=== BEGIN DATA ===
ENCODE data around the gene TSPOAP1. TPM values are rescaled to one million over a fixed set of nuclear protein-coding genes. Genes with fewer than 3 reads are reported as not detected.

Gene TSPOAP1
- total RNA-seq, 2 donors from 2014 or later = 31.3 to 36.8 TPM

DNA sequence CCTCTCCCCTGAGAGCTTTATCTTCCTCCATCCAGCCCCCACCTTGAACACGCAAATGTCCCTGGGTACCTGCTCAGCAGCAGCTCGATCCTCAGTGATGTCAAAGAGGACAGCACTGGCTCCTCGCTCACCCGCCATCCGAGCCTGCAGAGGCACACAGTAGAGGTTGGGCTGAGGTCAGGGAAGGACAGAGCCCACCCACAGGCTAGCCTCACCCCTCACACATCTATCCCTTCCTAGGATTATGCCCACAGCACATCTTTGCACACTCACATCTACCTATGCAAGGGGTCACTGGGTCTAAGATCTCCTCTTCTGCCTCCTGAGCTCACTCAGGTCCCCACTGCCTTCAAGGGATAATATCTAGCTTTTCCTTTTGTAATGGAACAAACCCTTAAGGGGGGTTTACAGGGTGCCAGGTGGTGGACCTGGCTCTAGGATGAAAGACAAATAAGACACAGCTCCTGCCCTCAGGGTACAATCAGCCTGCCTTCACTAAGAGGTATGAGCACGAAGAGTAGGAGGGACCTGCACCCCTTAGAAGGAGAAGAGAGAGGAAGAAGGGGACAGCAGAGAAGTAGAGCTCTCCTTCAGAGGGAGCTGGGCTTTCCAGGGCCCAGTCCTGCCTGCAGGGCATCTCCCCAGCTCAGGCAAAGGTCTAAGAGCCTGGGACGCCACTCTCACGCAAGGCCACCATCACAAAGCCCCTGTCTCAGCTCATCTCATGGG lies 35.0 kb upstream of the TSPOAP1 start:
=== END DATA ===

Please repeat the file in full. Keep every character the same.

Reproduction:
ENCODE data around the gene TSPOAP1. TPM values are rescaled to one million over a fixed set of nuclear protein-coding genes. Genes with fewer than 3 reads are reported as not detected.

Gene TSPOAP1
- total RNA-seq, 2 donors from 2014 or later = 31.3 to 36.8 TPM

DNA sequence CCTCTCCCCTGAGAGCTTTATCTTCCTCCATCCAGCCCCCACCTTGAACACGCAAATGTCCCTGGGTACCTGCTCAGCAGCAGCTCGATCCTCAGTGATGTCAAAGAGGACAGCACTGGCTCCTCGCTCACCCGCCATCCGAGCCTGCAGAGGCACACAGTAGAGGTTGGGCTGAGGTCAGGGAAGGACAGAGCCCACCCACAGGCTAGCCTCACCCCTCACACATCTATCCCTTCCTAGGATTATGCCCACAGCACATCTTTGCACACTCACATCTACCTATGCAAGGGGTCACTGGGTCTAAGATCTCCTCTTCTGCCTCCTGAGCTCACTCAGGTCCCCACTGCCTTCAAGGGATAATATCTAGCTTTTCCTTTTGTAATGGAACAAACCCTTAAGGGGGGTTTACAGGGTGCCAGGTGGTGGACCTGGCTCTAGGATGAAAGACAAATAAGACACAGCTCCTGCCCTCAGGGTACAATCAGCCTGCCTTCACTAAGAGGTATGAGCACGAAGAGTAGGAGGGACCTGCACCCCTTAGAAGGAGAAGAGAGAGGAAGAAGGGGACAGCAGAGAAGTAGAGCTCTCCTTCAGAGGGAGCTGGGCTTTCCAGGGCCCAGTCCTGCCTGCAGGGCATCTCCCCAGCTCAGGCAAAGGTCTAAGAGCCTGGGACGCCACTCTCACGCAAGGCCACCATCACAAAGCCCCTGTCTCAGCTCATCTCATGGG lies 35.0 kb upstream of the TSPOAP1 start: